Magazines, Photography

Magazine Canteen

Notebook: Friday 13 April 2018 | MAGAZINES | PHOTOGRAPHY


In February this year there was sad news that the The Hyman Archive, the world’s largest collection of magazines, had gone into administration. The collection was started by James Hyman 30 years ago and contains more than 5,000 different publications and 120,000 different issues which are housed in a Woolwich warehouse. It began operating as a business in September 2014 and attracted various paying customers from academia and the media. There had been plans to digitise the whole collection to make it available online but I guess these have now all ground to a halt.

Recently I stumbled across another big magazine collection called Magazine Canteen which is owned and curated by Warren Casey from a large ex-hotel in Cumbria. The collection is smaller than the Hyman Archive but still numbers around 30,000 magazines. Warren began collecting magazines 30 years ago, starting with Smash Hits and he specialises in titles that he is personally interested in such as fashion, music and lifestyle. Unlike the Hyman Collection, the majority of Magazine Canteen’s mags are all for sale although Warren always tries to maintain a full collection of his favourites such as ID, GQ and the Sunday Times magazine. I was particularly interested in the old Sunday Times and Observer mags – Warren has every issue since they were both launched in the early 60s – and a small selection of covers with photos by Don McCullin and Brian Duffy are shown below.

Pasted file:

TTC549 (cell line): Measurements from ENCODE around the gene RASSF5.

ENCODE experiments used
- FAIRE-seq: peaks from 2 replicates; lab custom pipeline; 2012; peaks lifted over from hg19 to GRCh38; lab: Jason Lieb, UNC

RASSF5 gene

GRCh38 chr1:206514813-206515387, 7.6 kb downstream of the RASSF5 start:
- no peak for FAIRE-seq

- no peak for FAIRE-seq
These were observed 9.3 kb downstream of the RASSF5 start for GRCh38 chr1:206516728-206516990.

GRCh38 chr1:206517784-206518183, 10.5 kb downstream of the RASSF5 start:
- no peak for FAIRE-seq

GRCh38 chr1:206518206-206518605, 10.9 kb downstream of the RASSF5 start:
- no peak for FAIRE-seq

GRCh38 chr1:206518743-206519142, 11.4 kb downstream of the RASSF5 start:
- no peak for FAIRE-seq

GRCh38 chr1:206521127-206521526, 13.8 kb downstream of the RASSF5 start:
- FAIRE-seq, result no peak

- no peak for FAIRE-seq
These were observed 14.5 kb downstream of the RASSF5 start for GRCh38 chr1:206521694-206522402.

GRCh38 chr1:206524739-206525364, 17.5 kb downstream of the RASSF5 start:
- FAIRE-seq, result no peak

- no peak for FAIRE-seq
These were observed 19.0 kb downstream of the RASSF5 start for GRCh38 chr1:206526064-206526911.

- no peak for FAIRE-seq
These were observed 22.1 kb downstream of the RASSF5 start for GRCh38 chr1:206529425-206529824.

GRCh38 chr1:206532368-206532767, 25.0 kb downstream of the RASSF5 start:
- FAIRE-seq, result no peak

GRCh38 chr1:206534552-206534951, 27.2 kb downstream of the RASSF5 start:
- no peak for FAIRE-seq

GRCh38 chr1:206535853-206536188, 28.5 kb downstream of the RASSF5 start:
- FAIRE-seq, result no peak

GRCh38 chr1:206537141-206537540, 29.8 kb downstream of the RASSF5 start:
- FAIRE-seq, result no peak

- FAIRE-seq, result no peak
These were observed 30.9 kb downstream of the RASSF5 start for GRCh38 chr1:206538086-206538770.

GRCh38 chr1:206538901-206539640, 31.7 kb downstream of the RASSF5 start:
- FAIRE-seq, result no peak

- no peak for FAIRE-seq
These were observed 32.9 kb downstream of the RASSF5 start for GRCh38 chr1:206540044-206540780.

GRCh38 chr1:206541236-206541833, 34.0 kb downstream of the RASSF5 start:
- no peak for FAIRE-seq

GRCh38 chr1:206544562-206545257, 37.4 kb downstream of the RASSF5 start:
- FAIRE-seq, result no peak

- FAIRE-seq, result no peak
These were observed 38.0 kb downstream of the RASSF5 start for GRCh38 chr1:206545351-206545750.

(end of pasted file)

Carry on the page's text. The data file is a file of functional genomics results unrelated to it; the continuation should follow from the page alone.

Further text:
I spent far too long gorging myself on Magazine Canteen’s Instagram site which will give you a real taster of just some of the thousands of magazines held in Warren Casey’s collection – here are a couple of images that caught my eye.

For some classic Sunday Times magazine covers and spreads from the early 1960s, have a rummage here.
Warren Casey can be contacted at Magazine Canteen.


All Good Magazines go to Heaven: A January 2018 feature from the New York Times about the Hyman Archive, written just before they went into administration.